Now, I'm trying to get the uC32 to talk to the Sparkfun Real Time clock via I2C. It is being more difficult than SPI!!!! What the hell?!? That RTC was the easiest thing I have ever done in Arduino! It was faster to get working than getting out a breadboard and wiring up an LED! Seriously! When I set it up on the Seeed Mega, I turned on the soldering iron, put a 4 pin header on the Mega's I2C pins. Then cut a 4 wire CD audio cable, plugged it onto the header so the Vcc pin was the red wire. Then soldered on the wires accordingly to the RTC. Cut n paste code. BAM! Done!!! Bob's your uncle.

Here's my post asking for help in chipKIT land. On that thread are fancy pics of the RTC module and my new shiny NKC Electronics Arduino proto shield. Rather than take apart the actually working hardware in the Arduino stack already built in this thread, I bought a new proto shield and easy stepper driver. I'm pretty good with the soldering iron and hot air station, but I thought it best not to take apart what was already actually working before I had this up and running. Good choice!

BTW, I bought this NKC proto shield because not only does it have the buses and linked rows of holes (a la breadboard), it has an area of I2C in the bottom corner. I'm using the row most inboard for the right angle 4 pin connector for the RTC module and then the next two rows, I have pull-up resistors on clock and data.

Sorry for sounding like I'm whinging or something, but come on, I was really expecting something a little better. I'm now contemplating hand coding I2C protocol on pins 4 and 5 thinking that might be faster than trying to convince their "libraries" to actually work. :roll:
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By unexpectedly
A shiny new FEZ Cerbuino Bee showed up today. I am pretty anti-m$ but seeing the comments a few people have made and the appearance of great community support, I thought I wouldn't dismiss .NET products entirely. Just because of .NET, I never looked twice at Netduinos.

First impression of FEZ / GHI Electronics: good luck making the development tools work. Today was spent installing uninstalling and reinstalling microsoft visual studio 2010 express and 2012 and all kinds of .NET SDKs and whatnot. Phew... I can only guess that the people who wrote their "getting started" pages haven't gone back to try it again. The last time I intentionally used MSVC was in college in the previous century.

Since I have a proper Netduino 2 is showing up Monday, I'm now reinstalling the tools for it. I'm wondering if I can get either the chipKIT or FEZ Cerbuino to talk to the RTC module by then?? :lol:

My current product ratings:
chipKIT : B- it only misses a proper failing grade for at least providing a build environment. So far, I cannot recommend chipKIT based on its unfriendliness (IE, things like I2C don't work) and the very small community supporting it isn't enough. I was literally the 3rd person on the internet to make the Adafruit TFT shield work with it! The guy helping me the most bought one as the result of my work.
GHI Electronics FEZ Cerbuino Bee : F sorry guys, you fail. If I can't blink an LED on your product, who can? A tenured .NET developer?? Double-you Tee Eff!
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By unexpectedly
I got a really late reply on the GHI forums saying the firmware needs to be updated on the FEZ thing I bought. :shifty: ummm, really? And they started piling on bagging on me for expecting to open the box and it working without having updated the firmware. I was so bitter that on my way to work I stopped at Radio Shack and bought the Netduino Make Kit on the shelf for $79. Oh wait, I followed the steps on their site and it worked on the first try. Shocker. So I posted a mildly snarky picture in return with 10 targets at the top that could blink a LED without firmware updates ... and the Cerbuino at the bottom which couldn't. Oops it disappeared, not on the forum any more?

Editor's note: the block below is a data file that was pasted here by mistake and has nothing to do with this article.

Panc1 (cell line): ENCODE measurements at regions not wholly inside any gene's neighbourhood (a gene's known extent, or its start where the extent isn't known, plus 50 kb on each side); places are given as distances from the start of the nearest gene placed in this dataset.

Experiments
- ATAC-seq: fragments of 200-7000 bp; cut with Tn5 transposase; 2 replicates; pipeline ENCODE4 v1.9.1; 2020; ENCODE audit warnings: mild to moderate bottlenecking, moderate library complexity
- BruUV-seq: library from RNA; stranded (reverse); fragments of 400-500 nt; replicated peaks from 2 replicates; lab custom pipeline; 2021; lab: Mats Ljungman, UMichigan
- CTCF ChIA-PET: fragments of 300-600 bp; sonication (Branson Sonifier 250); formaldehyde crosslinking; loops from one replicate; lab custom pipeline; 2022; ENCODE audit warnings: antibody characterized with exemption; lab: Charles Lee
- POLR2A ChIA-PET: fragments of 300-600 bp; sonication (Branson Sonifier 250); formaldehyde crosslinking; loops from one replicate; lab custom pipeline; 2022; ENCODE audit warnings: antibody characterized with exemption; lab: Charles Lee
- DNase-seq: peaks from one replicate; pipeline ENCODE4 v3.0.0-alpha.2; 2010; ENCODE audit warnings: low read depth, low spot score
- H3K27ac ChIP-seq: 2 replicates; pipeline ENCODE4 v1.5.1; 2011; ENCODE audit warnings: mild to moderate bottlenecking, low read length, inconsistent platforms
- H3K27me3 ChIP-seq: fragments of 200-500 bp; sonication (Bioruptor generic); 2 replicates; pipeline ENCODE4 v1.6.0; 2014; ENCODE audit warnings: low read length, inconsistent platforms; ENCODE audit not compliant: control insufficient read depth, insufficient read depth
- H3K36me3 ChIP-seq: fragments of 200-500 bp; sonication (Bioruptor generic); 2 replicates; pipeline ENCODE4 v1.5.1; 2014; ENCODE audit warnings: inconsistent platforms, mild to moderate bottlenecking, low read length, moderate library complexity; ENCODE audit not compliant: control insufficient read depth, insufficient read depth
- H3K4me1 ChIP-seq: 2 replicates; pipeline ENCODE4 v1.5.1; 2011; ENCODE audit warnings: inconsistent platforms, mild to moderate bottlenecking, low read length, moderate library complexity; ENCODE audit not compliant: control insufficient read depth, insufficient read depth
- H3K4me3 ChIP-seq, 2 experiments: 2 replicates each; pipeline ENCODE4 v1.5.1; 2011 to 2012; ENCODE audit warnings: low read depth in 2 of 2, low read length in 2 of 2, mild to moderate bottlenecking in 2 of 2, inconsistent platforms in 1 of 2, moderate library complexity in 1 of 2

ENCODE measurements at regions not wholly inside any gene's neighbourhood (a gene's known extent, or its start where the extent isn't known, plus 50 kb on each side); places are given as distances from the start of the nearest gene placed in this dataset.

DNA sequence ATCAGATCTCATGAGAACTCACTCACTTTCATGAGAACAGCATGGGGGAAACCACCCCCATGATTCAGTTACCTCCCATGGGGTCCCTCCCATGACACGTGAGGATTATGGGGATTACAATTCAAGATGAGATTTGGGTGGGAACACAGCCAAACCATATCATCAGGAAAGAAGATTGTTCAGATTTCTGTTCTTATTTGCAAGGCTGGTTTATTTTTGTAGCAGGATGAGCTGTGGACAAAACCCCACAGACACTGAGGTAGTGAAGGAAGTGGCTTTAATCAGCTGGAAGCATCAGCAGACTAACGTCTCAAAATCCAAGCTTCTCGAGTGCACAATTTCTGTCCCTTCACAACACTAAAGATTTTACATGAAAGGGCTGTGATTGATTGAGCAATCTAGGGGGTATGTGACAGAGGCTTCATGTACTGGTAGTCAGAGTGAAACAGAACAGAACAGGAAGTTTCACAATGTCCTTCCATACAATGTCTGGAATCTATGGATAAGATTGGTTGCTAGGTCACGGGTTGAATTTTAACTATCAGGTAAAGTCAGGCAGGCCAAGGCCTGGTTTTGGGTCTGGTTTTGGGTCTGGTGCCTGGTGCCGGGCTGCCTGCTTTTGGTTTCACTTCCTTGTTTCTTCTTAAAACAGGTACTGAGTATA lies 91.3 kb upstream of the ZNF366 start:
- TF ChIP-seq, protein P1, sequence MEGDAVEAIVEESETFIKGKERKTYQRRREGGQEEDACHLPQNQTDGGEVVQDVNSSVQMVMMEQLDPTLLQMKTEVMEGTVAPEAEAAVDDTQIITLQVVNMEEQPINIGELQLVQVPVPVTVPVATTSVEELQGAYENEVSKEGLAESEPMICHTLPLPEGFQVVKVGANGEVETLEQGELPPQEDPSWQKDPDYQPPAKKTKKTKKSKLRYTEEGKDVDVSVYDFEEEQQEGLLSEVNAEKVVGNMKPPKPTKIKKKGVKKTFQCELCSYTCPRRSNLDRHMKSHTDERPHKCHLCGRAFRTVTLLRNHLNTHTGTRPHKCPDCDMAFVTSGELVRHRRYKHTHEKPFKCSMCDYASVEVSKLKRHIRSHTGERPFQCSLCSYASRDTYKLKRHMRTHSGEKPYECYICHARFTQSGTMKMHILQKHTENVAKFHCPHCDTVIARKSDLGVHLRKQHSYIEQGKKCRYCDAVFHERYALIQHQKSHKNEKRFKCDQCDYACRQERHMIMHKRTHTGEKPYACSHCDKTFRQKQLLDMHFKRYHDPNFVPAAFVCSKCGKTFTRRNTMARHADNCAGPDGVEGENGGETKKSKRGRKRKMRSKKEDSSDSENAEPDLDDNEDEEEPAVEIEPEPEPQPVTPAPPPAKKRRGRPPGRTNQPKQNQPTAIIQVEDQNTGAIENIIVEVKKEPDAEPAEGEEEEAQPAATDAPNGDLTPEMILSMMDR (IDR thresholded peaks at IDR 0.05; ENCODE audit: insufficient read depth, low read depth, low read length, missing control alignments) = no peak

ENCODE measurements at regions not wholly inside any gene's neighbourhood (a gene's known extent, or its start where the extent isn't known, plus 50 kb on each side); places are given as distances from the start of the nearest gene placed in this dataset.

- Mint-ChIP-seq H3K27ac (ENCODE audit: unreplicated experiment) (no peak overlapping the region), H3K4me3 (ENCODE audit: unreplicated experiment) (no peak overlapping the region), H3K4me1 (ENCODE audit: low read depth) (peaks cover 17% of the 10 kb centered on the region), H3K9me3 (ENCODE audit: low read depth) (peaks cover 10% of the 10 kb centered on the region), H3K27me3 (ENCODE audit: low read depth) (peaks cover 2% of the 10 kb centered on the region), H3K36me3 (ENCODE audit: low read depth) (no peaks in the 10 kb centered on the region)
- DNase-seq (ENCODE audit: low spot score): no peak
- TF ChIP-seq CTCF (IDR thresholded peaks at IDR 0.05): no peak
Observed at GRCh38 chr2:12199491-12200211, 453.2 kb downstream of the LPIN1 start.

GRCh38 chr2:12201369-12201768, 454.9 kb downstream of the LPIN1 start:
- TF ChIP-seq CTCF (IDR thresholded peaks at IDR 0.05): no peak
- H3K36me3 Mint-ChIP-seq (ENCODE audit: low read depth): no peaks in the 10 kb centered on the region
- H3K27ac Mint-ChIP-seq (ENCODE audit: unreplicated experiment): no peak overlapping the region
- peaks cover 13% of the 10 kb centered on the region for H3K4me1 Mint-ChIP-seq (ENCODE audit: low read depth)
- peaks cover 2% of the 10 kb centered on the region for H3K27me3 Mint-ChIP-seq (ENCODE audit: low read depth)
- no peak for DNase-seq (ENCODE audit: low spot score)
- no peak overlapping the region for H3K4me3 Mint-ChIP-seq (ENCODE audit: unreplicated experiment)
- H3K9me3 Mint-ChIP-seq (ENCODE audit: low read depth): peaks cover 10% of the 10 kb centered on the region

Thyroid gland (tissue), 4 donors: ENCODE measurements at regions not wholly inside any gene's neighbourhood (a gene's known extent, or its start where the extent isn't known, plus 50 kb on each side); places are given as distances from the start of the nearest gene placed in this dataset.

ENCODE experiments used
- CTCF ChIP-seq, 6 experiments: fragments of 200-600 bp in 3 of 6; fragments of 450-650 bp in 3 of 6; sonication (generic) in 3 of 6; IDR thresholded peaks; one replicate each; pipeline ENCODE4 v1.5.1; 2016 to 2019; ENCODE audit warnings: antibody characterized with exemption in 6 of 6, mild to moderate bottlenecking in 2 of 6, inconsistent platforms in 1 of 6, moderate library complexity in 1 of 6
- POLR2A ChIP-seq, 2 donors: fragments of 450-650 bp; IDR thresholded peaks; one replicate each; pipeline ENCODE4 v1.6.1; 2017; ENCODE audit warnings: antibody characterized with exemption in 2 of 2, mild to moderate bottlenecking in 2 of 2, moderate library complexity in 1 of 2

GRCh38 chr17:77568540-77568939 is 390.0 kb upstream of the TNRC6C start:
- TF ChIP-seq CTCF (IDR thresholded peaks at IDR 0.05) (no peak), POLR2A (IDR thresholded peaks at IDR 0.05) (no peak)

Meh. .NET takes forever to compile and "deploy" and then the target doesn't always take the deploy so the procedure is unplug USB, deploy in MSVC#, plug in USB, wait.

So I went back to chipKIT and was able to immediately get my I2C code to read the real time clock. :roll:

So we're back on chipKIT... the dev cycles on trying to get things going on .NET isn't going to work for me right now, but they've got LOTS of code, LOTS of RAM, so isn't a total write off.
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By unexpectedly
A month has passed and I got it done. Big thanks to majenko on chipKIT forums for his help with the TFT and my other various problems.

majenko talked me into hosting my ST7735 code on Github and he's developed an entire TFT library!! Incredible work. Once I figure out the commands, I'll put up my Thermal library there too.

Then I spent a week working on my struct based menuing framework. It might seem like a bit of work at first, but once you've got it going, it's super easy to add, change, remove, and move menus around. As many options as I've added and changes during the project, getting this working was totally worth the hassle.

The results:
As I tested hundred or so of each of my throttle position sensors, I honed the math which determines if a TPS is good or bad. I've got the stepper motor doing 10 microsteps via a 1:3 gear to the TPS, so that works out to about 3/4 of a degree per "step" of my test. I found a "RunningStats" Library which made quick work of standard deviation and average for me.

The TPS shown is non-linear, so I treat it like two separate lines. I find the knee then run the same tests on the steep and shallow parts of the response plot. I make the test on the steep slope slightly easier than for the other slope.
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By unexpectedly
Some usability developments as I worked on finishing up the project:
» When a TPS is bad, I don't print out the report. Printing takes 10 seconds and I'd often re-test a few times.
» Detect if starting a test and the TPS doesn't react. Some are simply "open" and the shaft would turn forever; TPSs only have 90° of throw, so it's hard on the parts. If a TPS doesn't react within 30°, the test turns off the stepper and tells the operator something went wrong.
» When retesting TPSs, bad ones often clean up and become consistently good
» I set up an automatic retest (with menu configurable # of retests) for when a TPS is bad. This often leads to a good report coming out; see the picture below.
» I monitor the ADC once a test is finished. Rather than stay at the screen with "Press any key" all the time, unplugging the current TPS acts like pressing a key and the program returns to the menu, waiting for keypress to start the next test.
» Added a "skip detector" for when a TPS's return spring overpowers the stepper motor. This also helps if a TPS doesn't have the 100% expected final value. The code then adjusts to the slowest stepper motor speed and re-tests with maximum power. So far, this has been 100% perfect.